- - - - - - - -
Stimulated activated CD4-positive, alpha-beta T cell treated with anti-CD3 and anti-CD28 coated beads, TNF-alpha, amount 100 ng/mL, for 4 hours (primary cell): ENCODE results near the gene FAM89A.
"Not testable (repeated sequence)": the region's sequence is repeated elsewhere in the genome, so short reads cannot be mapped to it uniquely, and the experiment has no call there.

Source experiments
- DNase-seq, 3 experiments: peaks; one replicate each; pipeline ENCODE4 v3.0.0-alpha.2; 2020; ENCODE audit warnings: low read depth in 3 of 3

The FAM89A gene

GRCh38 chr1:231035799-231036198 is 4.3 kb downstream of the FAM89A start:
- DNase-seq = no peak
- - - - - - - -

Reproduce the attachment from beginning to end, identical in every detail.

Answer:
Stimulated activated CD4-positive, alpha-beta T cell treated with anti-CD3 and anti-CD28 coated beads, TNF-alpha, amount 100 ng/mL, for 4 hours (primary cell): ENCODE results near the gene FAM89A.
"Not testable (repeated sequence)": the region's sequence is repeated elsewhere in the genome, so short reads cannot be mapped to it uniquely, and the experiment has no call there.

Source experiments
- DNase-seq, 3 experiments: peaks; one replicate each; pipeline ENCODE4 v3.0.0-alpha.2; 2020; ENCODE audit warnings: low read depth in 3 of 3

The FAM89A gene

GRCh38 chr1:231035799-231036198 is 4.3 kb downstream of the FAM89A start:
- DNase-seq = no peak